In March this year the inaugural bilateral Defence and Foreign Ministers (2+2) Dialogue took place in Canberra. In September I visited Jakarta for the inaugural Annual Australia-Indonesia Defence Ministers’ Dialogue, where my counterpart Defence Minister Purnomo and I signed a Defence Cooperation Agreement to set out a practical framework for enhancing our defence to defence and military to military practical cooperation. 

Such is the importance of our relationship with Indonesia that I have indicated to Minister Purnomo my intention to consult with him and keep him informed as work on the 2013 Defence White Paper proceeds. 

The Defence Cooperation Program with PNG is the largest Australia has with any country. The Program assists the PNGDF through training exercises, capability development and support to PNG’s Pacific Patrol Boats. 

With a small, capable and professional force, the Tonga Defence Services (TDS) is an ideal partner for Australia in the Pacific and one that makes a positive contribution to regional and global security.  

The Defence Adviser South Pacific relocated to Tonga in early 2012, reflecting the growing strength of our defence relationship. 

Tonga has been a long time contributor to the Regional Assistance Mission in Solomon Islands (RAMSI) and is making a contribution in Afghanistan through membership of the International Security Assistance Force (ISAF). 

Australia will support Tonga under the Defence Cooperation Program and the Pacific Patrol Boat (PPB) Program. 

The Australia-China military to military relationship is growing in prominence and complexity. Growing practical military to military cooperation is supported by enhanced bilateral dialogue on strategic and defence issues.  

Late last year, the ADF undertook with the People’s Liberation Army (PLA) a bilateral humanitarian assistance and disaster relief exercise in Sichuan Province. A similar exercise was held in Australia earlier this month, and included New Zealand participation. 

In 2009, Australia and India signed a Joint Declaration on Security Cooperation.  

Strategic engagement has involved high-level visits and ongoing exchanges and dialogue. Our Navy to Navy relationship continues to grow—a natural progression given our shared maritime security interests as Indian Ocean littoral states.  

It makes sense that the two best equipped and advanced Navies in the Indian Ocean Rim work together.  

In New Delhi in December 2011, Indian Defence Minister Antony and I agreed we would boost cooperation on maritime security. Our navies will join together in multilateral maritime exercises and conduct Passage Exercises.  Our officials are examining options for further substantial bilateral maritime exercises in the future. 

I have suggested to my South Pacific Defence Ministerial colleagues from New Zealand and Tonga and PNG, that we convene annual meetings of South Pacific Defence Ministers – Australia, New Zealand, PNG and Tonga to discuss regional issues of mutual interest.  Fiji would of course have to await a return to democracy.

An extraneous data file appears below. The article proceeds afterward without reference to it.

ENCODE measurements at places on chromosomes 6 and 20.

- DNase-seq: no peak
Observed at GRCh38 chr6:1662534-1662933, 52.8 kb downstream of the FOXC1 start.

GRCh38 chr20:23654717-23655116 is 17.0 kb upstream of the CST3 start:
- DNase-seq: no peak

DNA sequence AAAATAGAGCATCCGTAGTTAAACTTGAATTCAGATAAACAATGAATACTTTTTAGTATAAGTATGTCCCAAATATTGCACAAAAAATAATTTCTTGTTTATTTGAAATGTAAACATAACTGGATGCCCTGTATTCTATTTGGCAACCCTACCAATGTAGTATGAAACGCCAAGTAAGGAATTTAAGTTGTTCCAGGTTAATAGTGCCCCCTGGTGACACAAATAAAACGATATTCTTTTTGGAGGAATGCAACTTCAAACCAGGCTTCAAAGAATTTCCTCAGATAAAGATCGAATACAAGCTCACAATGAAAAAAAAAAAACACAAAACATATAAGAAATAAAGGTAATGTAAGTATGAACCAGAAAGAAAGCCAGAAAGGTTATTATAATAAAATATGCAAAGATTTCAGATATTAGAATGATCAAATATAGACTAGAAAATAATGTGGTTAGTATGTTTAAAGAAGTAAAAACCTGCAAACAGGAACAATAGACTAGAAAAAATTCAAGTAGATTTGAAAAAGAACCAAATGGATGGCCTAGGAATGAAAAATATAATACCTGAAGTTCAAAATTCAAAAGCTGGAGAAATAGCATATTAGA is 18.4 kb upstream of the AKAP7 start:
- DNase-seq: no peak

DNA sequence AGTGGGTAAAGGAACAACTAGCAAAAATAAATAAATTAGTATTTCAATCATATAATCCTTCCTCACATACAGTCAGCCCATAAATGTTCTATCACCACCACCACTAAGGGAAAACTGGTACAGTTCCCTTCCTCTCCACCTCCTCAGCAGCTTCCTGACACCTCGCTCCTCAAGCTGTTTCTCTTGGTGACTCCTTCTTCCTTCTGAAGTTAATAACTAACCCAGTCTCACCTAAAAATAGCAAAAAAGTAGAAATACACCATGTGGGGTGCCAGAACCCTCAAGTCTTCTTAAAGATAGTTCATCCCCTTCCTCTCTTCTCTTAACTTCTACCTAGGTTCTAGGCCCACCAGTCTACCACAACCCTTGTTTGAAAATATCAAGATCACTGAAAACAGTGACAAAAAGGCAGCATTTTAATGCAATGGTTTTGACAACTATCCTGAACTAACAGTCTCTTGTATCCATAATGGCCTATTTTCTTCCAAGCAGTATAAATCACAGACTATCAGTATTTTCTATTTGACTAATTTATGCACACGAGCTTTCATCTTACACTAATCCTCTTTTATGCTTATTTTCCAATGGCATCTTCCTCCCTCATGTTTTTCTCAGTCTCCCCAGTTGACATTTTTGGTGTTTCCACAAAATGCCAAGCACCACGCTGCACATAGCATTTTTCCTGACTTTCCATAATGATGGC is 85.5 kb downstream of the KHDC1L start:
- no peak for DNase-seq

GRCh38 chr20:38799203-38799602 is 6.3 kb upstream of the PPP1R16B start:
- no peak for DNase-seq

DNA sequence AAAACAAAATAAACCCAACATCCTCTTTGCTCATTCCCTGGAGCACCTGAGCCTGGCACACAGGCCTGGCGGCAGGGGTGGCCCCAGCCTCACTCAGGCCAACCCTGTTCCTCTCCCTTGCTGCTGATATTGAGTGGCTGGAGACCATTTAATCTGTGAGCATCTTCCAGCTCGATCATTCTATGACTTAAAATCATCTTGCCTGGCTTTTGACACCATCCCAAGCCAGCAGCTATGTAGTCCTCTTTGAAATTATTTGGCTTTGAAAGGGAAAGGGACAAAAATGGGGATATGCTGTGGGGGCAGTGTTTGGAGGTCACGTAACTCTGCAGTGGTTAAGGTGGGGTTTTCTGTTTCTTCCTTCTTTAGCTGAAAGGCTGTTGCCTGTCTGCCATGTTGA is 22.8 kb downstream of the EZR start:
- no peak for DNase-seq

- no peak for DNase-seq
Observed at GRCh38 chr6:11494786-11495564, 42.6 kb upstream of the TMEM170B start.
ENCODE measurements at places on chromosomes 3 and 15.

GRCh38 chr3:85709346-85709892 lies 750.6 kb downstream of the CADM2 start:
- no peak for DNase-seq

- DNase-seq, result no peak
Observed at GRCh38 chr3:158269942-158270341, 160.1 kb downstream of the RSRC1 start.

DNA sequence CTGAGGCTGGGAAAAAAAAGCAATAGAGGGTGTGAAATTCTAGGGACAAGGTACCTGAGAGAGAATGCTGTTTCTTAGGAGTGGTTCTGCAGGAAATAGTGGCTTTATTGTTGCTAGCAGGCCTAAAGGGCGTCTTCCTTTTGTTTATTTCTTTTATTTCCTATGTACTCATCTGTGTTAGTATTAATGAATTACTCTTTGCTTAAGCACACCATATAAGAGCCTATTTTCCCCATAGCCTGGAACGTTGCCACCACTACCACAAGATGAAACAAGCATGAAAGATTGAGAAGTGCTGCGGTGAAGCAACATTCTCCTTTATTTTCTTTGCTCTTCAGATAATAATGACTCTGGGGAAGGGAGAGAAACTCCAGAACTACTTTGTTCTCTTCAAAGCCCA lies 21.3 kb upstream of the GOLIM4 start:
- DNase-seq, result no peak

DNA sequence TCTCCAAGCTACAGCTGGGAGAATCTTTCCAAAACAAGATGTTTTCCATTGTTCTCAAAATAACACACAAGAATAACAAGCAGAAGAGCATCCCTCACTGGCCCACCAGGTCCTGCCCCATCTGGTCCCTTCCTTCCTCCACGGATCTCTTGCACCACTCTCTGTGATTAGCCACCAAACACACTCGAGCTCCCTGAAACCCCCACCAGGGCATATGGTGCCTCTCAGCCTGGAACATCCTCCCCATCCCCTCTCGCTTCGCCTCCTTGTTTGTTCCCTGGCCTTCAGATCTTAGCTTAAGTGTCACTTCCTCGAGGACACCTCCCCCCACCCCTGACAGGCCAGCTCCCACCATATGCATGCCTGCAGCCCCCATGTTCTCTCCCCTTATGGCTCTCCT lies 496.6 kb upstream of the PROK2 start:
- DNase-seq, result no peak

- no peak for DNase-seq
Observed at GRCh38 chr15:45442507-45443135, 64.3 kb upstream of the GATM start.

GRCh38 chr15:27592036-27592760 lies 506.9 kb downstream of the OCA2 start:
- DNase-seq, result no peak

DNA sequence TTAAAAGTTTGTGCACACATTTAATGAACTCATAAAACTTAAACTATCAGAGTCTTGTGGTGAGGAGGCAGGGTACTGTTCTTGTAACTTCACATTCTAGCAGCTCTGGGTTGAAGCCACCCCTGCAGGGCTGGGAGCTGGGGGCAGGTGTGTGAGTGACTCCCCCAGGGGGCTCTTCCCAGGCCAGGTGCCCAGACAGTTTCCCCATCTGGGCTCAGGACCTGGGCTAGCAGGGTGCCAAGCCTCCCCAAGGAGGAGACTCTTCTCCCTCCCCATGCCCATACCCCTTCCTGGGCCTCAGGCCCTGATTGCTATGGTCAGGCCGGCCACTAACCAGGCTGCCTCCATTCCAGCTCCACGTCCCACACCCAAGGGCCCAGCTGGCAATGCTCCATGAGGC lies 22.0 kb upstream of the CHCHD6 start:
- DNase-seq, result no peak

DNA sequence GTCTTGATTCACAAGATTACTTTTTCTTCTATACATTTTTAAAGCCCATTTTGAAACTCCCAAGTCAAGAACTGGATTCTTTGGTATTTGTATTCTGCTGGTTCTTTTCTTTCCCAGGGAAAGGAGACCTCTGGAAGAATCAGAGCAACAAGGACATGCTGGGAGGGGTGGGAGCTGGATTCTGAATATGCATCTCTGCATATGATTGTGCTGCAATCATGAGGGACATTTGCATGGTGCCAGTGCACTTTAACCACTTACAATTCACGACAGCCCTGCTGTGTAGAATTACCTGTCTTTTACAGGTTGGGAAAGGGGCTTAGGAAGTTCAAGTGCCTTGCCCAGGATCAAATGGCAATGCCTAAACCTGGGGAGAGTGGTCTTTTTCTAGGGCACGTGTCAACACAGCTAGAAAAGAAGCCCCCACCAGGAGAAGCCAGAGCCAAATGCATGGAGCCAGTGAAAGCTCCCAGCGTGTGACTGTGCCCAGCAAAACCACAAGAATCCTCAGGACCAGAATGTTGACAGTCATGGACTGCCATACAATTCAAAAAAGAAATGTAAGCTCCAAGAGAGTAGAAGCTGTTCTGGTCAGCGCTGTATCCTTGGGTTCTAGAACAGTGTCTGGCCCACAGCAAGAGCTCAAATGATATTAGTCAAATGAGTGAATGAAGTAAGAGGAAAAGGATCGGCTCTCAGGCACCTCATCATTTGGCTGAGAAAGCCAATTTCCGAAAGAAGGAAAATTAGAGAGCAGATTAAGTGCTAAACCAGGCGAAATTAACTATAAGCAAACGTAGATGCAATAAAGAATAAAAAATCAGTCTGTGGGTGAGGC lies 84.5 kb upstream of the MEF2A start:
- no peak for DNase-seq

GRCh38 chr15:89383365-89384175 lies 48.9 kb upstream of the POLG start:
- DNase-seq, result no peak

Consideration of a successor to the Pacific Patrol Boat Program – the Pacific Maritime Security Program (PMSP) – is an opportunity to work through carefully and strategically how Australia engages on defence and security issues with Pacific Island states. 

Possible options for the PMSP range from a straight forward patrol boat replacement program through to a coordinated surveillance and response arrangement, which includes the development of a regional maritime domain awareness agency modelled on the Pacific Island Forum Fisheries Agency.  

The Forum Fisheries Agency strengthens national capacity so its members can sustainably manage, control and develop their fishery resources that fall within their 200 mile Exclusive Economic Zone (EEZ).  

Based in Honiara, the FFA is made up of 17 Pacific Island members: Australia, Cook Islands, Federated States of Micronesia, Fiji, Kiribati, Marshall Islands, Nauru, New Zealand, Niue, Palau, Papua New Guinea, Samoa, Solomon Islands, Tokelau, Tonga, Tuvalu and Vanuatu. 

Such a new regional maritime domain awareness agency could pool air and maritime surveillance assets to provide a shared maritime domain awareness picture to Pacific island states.   

The Defence White Paper will consider all of these issues and will outline a post draw down approach for comprehensive engagement in our neighbourhood which reflects our new strategic circumstances. 

Concluding remarks 

Practical defence to defence and military to military cooperation in our neighbourhood – in humanitarian assistance and disaster relief, peacekeeping training and operations, exercises and training and maritime security – help build habits of mutual respect, trust and cooperation between defence organisations, militaries and nations, and adherence to international norms. 

All this not only minimises the prospect of tension, misunderstanding, misjudgement and miscalculation, but builds on and enhances positive cooperative bilateral and regional relationships. 

As strategic weight shifts to this region, the militaries that you lead will play an even greater role in contributing to regional and global security.

And the need for all of you to build on and enhance your positive and cooperative relationships through Conferences such as this one will only increase. 

Thank you.

  


Subscribe to our RSS Feed